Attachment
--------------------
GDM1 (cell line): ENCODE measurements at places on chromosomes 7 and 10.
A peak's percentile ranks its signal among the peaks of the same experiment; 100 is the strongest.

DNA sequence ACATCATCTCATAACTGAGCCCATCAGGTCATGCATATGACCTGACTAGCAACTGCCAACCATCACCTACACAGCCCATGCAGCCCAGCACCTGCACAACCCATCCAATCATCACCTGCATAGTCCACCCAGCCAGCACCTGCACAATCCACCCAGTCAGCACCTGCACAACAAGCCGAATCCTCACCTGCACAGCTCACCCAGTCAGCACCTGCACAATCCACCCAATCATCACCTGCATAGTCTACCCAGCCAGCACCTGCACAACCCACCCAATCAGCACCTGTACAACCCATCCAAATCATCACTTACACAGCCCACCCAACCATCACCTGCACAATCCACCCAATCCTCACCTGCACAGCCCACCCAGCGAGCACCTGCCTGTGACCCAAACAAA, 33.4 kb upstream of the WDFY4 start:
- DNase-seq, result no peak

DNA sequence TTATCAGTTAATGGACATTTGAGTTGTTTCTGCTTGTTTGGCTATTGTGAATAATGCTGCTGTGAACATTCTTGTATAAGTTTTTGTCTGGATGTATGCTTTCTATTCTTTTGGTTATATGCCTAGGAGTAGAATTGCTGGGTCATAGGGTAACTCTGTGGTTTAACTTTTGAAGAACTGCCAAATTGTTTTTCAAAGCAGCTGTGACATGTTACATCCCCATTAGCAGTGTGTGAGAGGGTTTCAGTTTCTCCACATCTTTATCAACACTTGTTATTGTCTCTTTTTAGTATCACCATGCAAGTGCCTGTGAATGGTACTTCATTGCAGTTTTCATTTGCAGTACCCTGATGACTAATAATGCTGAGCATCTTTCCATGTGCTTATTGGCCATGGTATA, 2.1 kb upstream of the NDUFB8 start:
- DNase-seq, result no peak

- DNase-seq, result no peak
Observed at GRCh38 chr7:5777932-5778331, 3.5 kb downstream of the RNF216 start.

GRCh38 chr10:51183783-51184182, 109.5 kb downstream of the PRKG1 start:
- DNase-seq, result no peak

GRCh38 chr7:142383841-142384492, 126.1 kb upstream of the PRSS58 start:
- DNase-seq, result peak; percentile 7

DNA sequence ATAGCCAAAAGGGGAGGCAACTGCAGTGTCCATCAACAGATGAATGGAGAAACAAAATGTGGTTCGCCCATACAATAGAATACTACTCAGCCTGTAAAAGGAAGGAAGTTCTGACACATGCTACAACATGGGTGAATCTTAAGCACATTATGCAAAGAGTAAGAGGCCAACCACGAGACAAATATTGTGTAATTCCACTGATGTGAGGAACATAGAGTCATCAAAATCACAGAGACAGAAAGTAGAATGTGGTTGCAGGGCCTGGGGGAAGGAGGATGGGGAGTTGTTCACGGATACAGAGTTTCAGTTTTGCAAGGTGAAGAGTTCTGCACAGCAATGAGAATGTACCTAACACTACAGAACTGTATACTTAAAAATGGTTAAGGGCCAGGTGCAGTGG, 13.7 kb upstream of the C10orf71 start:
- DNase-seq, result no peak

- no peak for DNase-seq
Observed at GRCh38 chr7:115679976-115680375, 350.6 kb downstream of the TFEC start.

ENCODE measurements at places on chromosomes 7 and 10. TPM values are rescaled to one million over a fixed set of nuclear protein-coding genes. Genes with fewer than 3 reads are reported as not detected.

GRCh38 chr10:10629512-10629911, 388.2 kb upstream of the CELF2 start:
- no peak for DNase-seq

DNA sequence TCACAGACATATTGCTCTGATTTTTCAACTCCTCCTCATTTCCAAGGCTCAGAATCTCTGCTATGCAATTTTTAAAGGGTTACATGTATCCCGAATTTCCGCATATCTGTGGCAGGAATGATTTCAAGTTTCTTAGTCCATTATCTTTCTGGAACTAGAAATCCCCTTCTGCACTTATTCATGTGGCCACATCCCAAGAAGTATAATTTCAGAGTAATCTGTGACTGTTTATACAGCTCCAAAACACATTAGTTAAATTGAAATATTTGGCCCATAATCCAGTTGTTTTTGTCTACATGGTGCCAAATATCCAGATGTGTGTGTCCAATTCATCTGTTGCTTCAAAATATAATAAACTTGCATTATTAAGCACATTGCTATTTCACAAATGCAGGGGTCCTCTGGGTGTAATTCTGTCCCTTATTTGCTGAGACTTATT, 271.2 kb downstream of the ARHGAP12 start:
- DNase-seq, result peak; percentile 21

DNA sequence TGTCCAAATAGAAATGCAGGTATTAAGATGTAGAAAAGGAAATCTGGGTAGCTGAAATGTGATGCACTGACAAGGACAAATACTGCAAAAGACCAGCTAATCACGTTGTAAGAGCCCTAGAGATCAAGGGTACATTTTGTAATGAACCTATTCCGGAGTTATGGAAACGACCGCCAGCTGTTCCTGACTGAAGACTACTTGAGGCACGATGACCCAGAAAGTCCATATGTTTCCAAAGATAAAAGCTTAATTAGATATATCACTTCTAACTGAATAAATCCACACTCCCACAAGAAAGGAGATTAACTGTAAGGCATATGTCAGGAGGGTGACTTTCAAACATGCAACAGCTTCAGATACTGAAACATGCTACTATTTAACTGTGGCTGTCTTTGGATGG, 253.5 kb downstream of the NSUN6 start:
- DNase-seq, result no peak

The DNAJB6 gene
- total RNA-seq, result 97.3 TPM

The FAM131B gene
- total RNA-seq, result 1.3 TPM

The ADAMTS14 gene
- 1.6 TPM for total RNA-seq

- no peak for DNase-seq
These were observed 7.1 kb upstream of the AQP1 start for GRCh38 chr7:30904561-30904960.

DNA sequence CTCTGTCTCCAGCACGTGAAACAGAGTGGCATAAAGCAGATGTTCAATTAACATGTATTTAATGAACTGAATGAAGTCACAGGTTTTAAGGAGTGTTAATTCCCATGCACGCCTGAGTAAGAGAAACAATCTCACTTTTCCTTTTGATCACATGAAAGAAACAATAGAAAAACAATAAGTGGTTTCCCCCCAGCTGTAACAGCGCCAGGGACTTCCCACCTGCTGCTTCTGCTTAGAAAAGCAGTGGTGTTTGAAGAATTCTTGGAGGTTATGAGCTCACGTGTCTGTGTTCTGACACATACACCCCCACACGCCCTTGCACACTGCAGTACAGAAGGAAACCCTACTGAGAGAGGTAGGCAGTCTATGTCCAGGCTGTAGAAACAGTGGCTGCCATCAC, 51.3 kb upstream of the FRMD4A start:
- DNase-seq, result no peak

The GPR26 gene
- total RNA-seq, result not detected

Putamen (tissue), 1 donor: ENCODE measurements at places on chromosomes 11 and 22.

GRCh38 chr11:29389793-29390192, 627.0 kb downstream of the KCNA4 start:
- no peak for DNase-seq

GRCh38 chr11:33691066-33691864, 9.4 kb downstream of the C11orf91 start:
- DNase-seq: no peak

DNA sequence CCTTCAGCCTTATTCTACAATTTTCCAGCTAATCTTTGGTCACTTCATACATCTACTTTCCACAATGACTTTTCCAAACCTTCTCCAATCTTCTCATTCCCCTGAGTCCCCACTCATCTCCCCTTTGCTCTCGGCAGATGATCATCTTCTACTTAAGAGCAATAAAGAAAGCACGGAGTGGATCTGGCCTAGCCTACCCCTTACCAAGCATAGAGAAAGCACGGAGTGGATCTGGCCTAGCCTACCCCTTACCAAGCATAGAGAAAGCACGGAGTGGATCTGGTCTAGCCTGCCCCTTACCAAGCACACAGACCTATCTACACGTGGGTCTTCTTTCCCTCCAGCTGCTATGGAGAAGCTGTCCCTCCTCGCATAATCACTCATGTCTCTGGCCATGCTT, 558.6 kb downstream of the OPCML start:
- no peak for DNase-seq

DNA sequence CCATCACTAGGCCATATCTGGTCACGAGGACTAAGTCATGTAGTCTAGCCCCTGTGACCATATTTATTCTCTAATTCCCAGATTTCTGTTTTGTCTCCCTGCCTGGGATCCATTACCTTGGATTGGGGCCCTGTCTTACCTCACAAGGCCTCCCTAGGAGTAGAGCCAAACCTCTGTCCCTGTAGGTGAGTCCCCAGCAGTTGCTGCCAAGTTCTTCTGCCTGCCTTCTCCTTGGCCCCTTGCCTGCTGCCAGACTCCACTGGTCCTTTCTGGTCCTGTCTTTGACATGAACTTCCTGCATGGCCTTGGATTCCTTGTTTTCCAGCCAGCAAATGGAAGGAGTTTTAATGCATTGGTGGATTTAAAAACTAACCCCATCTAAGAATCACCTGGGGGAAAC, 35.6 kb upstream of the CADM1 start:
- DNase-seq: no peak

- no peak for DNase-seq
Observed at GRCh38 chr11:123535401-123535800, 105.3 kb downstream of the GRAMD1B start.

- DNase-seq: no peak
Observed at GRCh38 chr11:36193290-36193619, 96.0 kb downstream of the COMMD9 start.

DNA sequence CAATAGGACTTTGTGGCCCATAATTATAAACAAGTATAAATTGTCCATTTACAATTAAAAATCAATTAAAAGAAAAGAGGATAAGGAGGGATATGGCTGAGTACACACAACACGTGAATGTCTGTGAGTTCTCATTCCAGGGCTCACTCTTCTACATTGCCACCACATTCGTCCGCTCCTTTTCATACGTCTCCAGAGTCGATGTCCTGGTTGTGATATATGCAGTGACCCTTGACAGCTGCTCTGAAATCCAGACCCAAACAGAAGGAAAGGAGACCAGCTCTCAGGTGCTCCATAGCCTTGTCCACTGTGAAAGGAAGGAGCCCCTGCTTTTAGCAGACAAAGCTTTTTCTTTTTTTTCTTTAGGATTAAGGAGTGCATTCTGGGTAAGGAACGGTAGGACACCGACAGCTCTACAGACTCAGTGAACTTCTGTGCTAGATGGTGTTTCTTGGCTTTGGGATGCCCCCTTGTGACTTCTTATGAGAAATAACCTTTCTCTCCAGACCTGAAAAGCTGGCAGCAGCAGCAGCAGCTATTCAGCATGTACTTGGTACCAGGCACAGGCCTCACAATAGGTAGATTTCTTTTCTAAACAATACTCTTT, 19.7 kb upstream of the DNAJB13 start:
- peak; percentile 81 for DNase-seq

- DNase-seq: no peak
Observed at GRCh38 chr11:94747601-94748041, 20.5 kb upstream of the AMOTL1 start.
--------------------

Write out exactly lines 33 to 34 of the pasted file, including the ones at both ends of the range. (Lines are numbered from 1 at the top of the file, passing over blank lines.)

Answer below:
- DNase-seq, result no peak

The GPR26 gene